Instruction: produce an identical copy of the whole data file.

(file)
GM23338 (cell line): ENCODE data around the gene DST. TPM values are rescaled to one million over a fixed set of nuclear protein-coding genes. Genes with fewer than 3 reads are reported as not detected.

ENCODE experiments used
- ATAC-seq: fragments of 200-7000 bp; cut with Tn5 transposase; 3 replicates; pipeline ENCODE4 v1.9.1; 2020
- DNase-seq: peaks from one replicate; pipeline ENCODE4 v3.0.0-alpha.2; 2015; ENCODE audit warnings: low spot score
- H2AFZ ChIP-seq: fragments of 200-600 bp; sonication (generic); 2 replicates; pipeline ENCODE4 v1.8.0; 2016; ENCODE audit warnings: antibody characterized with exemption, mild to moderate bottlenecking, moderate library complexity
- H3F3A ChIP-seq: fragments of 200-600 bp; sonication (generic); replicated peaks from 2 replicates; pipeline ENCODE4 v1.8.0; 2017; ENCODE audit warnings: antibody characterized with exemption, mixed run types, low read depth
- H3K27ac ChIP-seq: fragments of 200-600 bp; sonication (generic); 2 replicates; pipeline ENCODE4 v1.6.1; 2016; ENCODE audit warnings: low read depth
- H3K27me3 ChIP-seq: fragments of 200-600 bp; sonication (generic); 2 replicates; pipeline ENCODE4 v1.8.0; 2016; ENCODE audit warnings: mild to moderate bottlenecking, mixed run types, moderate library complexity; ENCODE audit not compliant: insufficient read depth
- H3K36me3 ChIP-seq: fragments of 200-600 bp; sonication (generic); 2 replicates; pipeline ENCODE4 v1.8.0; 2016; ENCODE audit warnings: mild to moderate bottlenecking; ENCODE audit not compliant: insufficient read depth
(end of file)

GM23338 (cell line): ENCODE data around the gene DST. TPM values are rescaled to one million over a fixed set of nuclear protein-coding genes. Genes with fewer than 3 reads are reported as not detected.

ENCODE experiments used
- ATAC-seq: fragments of 200-7000 bp; cut with Tn5 transposase; 3 replicates; pipeline ENCODE4 v1.9.1; 2020
- DNase-seq: peaks from one replicate; pipeline ENCODE4 v3.0.0-alpha.2; 2015; ENCODE audit warnings: low spot score
- H2AFZ ChIP-seq: fragments of 200-600 bp; sonication (generic); 2 replicates; pipeline ENCODE4 v1.8.0; 2016; ENCODE audit warnings: antibody characterized with exemption, mild to moderate bottlenecking, moderate library complexity
- H3F3A ChIP-seq: fragments of 200-600 bp; sonication (generic); replicated peaks from 2 replicates; pipeline ENCODE4 v1.8.0; 2017; ENCODE audit warnings: antibody characterized with exemption, mixed run types, low read depth
- H3K27ac ChIP-seq: fragments of 200-600 bp; sonication (generic); 2 replicates; pipeline ENCODE4 v1.6.1; 2016; ENCODE audit warnings: low read depth
- H3K27me3 ChIP-seq: fragments of 200-600 bp; sonication (generic); 2 replicates; pipeline ENCODE4 v1.8.0; 2016; ENCODE audit warnings: mild to moderate bottlenecking, mixed run types, moderate library complexity; ENCODE audit not compliant: insufficient read depth
- H3K36me3 ChIP-seq: fragments of 200-600 bp; sonication (generic); 2 replicates; pipeline ENCODE4 v1.8.0; 2016; ENCODE audit warnings: mild to moderate bottlenecking; ENCODE audit not compliant: insufficient read depth